Magic: The Gathering meets Dungeons & Dragons! The two main properties owned by Wizards of the Coast massively join forces for the first time in their long history. The result is Adventures in the Forgotten Realms, a Magic product like no other. Depicting places and characters from the Forgotten Realms D&D campaign setting, this draftable 281-card Standard-legal premier set, which replaces the Core Set as the Summer release for 2021, lands squarely outside of the regular Magic Multiverse. Exploring a world that looks as familiar to D&D players as it is removed from the ongoing narrative last touched upon in Strixhaven: School of Mages, we visit dark dungeons and face fearsome dragons, in an experience that tries and recaptures the feeling of playing a classic role-playing game through a game of Magic.
The most daring new mechanic from Adventures in the Forgotten Realms is appropriately called venture into the dungeon. Inspired by the Contraptions from the silver-bordered set Unstable, this ability makes use of a new card type, representing the dungeons themselves, for example, Dungeon of the Mad Mage // Lost Mine of Phandelver. These come in three variations, don’t need to be drafted, and start outside the game - just like the Contraptions. Only cards with the venture keyword action can bring dungeons into the game. They take the form of a map of the dungeon’s various rooms, which the player moves through by starting at the entrance at the top, and then going deeper and deeper downward each time a new instance of venturing is played. The process mimics the most iconic situation of a D&D party making its way through a dungeon. Each room has a flavorful name and triggers a different effect, with the final one offering a bigger reward and enabling several payoffs on “dungeons matter” cards, which mostly come in white, blue, and black.
As interested to the setting’s lore as it is to the very act of playing an RPG, Adventures in the Forgotten Realms introduces another mechanic that was previously a sole prerogative of the un-sets: dice-rolling. This meta-textual action can be the effect of a spell or be incorporated in the triggered or activated abilities of a large subset of cards, predominantly appearing in blue and red. The rolls uniformly make use of a 20-sided die, flavorfully referenced to as a “d20” – an arrangement of die that has come to define D&D. Of course the result can be influenced by specialized abilities, like Pixie Guide’s, and the reward gets better the higher the roll is, as exemplified by powerful applications like Delina, Wild Mage or Wizard’s Spellbook. The crazier ones, like The Deck of Many Things, even bring about the dreaded possibility of a fumble!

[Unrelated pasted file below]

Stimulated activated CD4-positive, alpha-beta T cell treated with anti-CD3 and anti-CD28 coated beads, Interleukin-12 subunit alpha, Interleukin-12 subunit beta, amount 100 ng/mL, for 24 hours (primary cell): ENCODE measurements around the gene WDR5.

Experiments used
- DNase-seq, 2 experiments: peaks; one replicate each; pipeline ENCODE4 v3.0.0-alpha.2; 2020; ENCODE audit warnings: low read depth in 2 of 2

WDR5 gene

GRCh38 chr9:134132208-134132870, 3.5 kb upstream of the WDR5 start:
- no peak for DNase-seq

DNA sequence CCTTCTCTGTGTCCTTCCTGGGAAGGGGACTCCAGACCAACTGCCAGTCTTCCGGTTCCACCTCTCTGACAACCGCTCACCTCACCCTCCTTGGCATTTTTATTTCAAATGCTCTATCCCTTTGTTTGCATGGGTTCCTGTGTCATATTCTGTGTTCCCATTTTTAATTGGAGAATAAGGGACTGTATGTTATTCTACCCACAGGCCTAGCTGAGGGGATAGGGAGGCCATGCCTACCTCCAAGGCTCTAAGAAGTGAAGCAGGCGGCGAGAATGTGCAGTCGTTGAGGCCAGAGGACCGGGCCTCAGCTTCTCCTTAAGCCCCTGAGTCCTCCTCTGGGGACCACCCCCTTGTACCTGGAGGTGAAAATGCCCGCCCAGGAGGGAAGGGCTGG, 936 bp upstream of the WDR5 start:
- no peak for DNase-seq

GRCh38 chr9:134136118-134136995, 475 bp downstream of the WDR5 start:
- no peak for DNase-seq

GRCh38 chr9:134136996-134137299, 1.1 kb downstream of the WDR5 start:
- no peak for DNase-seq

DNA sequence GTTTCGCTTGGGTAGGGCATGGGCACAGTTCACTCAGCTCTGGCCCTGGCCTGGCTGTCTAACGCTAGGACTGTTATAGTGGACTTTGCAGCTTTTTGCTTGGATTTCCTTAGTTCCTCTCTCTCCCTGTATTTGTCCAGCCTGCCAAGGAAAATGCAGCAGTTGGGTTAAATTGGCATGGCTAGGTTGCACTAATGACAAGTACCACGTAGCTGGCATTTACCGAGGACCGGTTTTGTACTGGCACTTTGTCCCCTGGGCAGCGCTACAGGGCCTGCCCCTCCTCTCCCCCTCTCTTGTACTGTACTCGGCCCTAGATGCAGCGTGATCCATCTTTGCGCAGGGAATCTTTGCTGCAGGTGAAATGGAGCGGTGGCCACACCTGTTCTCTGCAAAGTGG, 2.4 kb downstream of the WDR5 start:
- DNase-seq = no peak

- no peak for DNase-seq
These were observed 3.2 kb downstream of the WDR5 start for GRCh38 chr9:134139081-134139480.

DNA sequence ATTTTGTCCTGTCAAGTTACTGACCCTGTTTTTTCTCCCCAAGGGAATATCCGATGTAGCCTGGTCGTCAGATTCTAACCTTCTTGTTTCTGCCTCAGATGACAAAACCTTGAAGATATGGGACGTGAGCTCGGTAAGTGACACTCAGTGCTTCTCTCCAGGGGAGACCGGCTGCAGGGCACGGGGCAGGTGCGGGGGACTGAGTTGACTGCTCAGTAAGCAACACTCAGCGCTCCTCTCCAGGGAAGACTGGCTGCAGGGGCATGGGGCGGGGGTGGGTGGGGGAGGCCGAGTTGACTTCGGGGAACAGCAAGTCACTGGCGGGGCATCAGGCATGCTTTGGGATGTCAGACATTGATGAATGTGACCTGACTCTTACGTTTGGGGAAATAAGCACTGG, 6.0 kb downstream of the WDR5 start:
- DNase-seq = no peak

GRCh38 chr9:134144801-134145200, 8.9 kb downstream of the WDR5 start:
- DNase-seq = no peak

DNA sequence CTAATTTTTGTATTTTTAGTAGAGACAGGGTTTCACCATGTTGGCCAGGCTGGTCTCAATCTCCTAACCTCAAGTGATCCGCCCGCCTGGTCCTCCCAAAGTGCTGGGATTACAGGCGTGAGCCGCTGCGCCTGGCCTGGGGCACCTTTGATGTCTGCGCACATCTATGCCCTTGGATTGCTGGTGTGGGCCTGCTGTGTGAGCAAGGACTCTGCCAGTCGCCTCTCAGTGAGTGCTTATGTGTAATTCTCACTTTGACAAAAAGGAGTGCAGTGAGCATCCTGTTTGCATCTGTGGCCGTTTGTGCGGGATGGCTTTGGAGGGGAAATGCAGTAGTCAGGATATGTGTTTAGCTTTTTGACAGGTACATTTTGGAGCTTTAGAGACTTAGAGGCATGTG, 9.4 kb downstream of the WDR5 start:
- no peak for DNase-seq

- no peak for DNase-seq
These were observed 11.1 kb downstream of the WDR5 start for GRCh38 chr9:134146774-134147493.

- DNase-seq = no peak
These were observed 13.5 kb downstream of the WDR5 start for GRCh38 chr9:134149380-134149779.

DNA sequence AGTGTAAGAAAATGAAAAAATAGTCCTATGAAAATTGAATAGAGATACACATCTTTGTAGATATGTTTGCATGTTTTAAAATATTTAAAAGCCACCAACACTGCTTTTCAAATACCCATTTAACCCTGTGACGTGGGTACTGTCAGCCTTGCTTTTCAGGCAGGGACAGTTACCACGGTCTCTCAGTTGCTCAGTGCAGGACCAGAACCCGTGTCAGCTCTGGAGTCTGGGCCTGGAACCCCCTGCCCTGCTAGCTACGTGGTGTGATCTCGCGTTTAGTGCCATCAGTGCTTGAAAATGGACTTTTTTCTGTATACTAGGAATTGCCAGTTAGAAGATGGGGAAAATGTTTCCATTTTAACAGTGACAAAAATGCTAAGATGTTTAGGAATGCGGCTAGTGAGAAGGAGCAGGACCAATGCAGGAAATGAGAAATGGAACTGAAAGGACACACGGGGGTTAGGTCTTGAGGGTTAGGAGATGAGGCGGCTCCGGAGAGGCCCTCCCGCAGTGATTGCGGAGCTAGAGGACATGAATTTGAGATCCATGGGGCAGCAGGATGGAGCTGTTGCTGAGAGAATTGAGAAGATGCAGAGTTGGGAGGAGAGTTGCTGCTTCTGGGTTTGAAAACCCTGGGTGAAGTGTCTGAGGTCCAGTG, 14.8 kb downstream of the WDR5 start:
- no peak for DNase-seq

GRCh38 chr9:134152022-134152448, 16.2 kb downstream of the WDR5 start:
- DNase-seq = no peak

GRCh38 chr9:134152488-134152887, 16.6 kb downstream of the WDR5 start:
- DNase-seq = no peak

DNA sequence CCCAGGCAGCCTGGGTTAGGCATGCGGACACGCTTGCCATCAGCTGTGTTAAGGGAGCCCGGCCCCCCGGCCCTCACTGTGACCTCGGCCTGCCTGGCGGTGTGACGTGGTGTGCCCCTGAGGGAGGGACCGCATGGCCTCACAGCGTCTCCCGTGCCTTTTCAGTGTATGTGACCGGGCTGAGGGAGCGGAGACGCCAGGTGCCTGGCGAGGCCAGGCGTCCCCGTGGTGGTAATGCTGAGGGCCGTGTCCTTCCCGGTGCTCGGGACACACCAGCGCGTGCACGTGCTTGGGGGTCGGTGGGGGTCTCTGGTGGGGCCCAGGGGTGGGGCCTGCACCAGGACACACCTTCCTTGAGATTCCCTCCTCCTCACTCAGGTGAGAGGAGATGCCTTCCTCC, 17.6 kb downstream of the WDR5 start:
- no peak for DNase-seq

Adventures in the Forgotten Realms is set on the D&D planet of Toril, which is where the titular adventures take place in the popular “Forgotten Realms” series of module sourcebooks and novels. Toril remains completely separated from the regular Magic Multiverse, giving the designers a chance to include as many references from the original setting as possible. The set introduces characteristic races like Beholder, Gnoll, Halfling, and Tiefling; classes like Bard and Ranger, which are also the central element of a namesake new subtype of enchantment, as seen in cards like Barbarian Class, Paladin Class, and indeed Ranger Class. There are 12 different Class enchantments, covering the main player classes of the 5th Edition of Dungeons & Dragons; they act as a sort of Sagas that remain in play indefinitely and don’t autonomously advance through their steps, instead requiring an activation cost.
Naturally, it wouldn’t be a true D&D homage without a strong presence of the second “D”. Therefore Dragons, as well as the humanoid Dragonborn, appear in a large number in the set, lead by their two deities, the noble Bahamut (hidden under the unassuming guise of the Grand Master of Flowers) and the evil Tiamat (in a five-colored “mother of dragons” incarnation). There’s also a series of other famous dragons, like Iymrith and Old Gnawbone, and a full cycle of uncommon “chromatic” Dragons to guarantee an adequate draconic experience in Limited.
Other notable D&D favorites include the heroic dark elf Drizzt Do’Urden, the eccentric archmage Mordenkainen, and the spider queen Lolth. Some of these characters are represented by planeswalker cards, despite not being canonically able to travel through planes, just as a way to better convey their power – a different approach to the card type that was never attempted before.
Further enhancing the D&D experience, many cards come with mechanically inert flavor words, describing the card effects, especially in spells with multiple modes, the way a dungeon master would to their players. Similar flavor text appears for the first time on the five basic lands too, while the adopted showcase art takes the form of classic Monster Manual illustrations or, in the case of lands, the cover of old-school D&D modules.